Jonathan Arnowitz, Elizabeth Dykstra-Erickson
Do you believe in what you do? We mean, really believe. What is there to believe in and what amount of faith do you have?
I believe I’m competent at my work. They’re going to get you there. Everyone is a designer. Everyone who puts one foot in front of another has designed their path. Clearly that qualifies everyone to disagree with you on an equal basis (they have eyes and a brain, so that makes them your equal). Never mind the fact that you (or was it your parents?) paid for an expensive education at a top-notch school where you read many large books and argued their fine points in the stimulating environment of others as eager as you to change the world with good design. Or, you’ve come up through the ranks and have earned your credentials through untutored brilliance, keen intuition, clear observation and simple trial and errorand you’ve even shipped productsand still everyone who looks at your design feels qualified to tell you they could do better. Don’t let them get you down; you wouldn’t get far if you weren’t competent. But competence at design does not make one competent as a designer who has to live in an organization and struggle every day for balance.
I believe in evidence, not just my own intuition. Another strike against you. What evidence can you proffer? You learned in Statistics 101 that with sufficiently complex numbers (we’re talking relatively low complexity here), the recipients of your usability reports will gloss over your analysis and come to their own conclusions, anyway. Heaven help you if they attended lab sessions. They saw what they sawyou must not have been paying attention when their preconceived ideas were confirmed. If you are fighting a social battle with numbers, you will lose. Your evidence isn’t nearly as important as your credibility. With vast credibility, you don’t even have to provide numbers. Or usability tests, for that matter. You can say Trust me. Believe in me. Of course, the numbers do come in handy if they turn out to be in favor of your design. Have you worked with anyone who has even a jot of charisma? No doubt there is a time and a place where charisma is just what is needed; but that’s usually in the sales and marketing department, not in design and usability. If you are going to stand on evidence, you’d best make it convincing to folks to whom emotional appeal is a far stronger lure than numbers.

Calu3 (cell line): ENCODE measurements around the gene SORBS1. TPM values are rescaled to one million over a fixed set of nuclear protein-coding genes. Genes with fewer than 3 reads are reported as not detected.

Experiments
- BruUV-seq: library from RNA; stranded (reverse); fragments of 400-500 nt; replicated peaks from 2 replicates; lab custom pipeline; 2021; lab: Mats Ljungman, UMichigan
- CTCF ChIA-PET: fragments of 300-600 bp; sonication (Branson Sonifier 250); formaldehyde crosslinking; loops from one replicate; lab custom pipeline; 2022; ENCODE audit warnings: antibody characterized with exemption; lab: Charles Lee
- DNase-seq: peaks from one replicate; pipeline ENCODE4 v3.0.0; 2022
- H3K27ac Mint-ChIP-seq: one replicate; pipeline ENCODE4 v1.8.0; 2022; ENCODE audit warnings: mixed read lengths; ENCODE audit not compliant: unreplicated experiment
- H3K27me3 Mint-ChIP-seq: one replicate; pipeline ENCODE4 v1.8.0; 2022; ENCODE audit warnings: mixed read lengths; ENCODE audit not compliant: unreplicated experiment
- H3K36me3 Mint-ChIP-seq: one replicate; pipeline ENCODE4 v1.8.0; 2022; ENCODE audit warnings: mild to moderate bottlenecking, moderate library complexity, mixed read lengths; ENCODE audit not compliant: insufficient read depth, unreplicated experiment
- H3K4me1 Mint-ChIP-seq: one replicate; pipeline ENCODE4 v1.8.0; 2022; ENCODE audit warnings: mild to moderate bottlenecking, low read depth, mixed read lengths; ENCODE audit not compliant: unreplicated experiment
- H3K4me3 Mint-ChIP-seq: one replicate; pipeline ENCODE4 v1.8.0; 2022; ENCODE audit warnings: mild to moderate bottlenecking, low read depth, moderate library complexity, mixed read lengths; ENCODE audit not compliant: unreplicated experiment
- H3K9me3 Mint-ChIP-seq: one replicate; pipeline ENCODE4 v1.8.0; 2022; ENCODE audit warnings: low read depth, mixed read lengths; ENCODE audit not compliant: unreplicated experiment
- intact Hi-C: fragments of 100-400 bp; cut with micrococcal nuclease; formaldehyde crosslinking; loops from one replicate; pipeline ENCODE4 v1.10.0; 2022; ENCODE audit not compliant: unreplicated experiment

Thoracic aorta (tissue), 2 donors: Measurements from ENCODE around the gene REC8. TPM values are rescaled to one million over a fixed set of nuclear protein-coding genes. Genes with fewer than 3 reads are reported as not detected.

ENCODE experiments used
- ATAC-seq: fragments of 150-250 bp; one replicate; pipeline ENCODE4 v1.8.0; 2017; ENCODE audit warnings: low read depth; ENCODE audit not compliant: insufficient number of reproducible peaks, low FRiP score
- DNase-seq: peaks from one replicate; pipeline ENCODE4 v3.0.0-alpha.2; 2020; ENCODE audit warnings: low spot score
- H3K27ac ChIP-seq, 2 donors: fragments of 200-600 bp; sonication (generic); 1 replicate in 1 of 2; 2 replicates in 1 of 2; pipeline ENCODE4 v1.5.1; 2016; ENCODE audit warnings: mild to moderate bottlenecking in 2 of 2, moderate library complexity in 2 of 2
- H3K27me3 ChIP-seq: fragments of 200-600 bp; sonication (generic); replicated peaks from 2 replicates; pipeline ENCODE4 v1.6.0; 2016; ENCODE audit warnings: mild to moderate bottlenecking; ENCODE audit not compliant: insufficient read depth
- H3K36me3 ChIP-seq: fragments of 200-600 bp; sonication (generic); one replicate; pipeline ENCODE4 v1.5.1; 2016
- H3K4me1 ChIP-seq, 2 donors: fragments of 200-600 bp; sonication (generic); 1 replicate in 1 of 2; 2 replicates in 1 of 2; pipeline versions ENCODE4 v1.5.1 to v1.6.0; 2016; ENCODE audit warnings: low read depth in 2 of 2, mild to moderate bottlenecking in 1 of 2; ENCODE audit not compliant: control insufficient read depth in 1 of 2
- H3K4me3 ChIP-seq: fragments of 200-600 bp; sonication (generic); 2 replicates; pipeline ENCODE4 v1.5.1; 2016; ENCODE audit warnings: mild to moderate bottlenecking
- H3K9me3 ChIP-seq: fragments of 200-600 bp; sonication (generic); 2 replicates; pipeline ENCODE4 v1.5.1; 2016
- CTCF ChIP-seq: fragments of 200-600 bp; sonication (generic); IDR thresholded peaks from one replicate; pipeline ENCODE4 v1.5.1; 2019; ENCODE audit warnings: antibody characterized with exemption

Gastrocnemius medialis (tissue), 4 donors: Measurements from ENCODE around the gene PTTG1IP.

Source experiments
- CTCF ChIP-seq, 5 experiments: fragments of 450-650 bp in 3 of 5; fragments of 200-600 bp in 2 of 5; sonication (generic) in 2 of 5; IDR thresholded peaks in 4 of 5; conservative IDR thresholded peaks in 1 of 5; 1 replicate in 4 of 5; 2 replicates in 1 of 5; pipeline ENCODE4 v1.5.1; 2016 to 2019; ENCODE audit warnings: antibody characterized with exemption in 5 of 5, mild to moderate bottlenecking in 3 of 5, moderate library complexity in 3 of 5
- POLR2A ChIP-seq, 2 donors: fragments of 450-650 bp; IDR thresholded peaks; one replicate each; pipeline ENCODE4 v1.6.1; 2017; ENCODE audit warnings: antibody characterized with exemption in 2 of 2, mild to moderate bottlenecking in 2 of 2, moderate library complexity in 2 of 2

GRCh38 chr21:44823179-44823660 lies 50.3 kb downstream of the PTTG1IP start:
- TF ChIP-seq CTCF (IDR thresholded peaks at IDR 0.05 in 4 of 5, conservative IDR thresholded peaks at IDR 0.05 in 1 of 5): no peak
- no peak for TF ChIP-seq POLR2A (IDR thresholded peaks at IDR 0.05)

I believe that good design is good for everyone. Now your naïveté is showing. Yes, people of the world will experience fewer health problems, less frustration, and the feeling that they must be missing something because they have searched and searched and still don’t know how to operate your software. Good design is good for portfolios if the reviewer agrees with what constitutes good design. Good design is good for users if it pleases them and is incorporated into a product that increases their pleasure: they are short on time, and the efficiency of your product is noticeable and welcome; they buy things to boost their self-esteem, and being seen with your product gains them entry to the Cool Club; being able to easily operate an interface makes them feel secure and in control. What exactly is good design? The definition changesover time, across contexts, and between people. Do you have what it takes to produce work that reflects good design? Is it good for the business? Good for the upstream and downstream production processes? Is it inherently and intrinsically good? It depends. And a lot of what it depends on what you believe.
We are believers. Why not? We believe in good practice. We believe (we hope) in our products. We believe in ourselves, and others. Faith in ourselves is a decision, not a conclusion. Believe it; and don’t let anyone else’s disbelief diminish you. It’s really all about the design.<eic>
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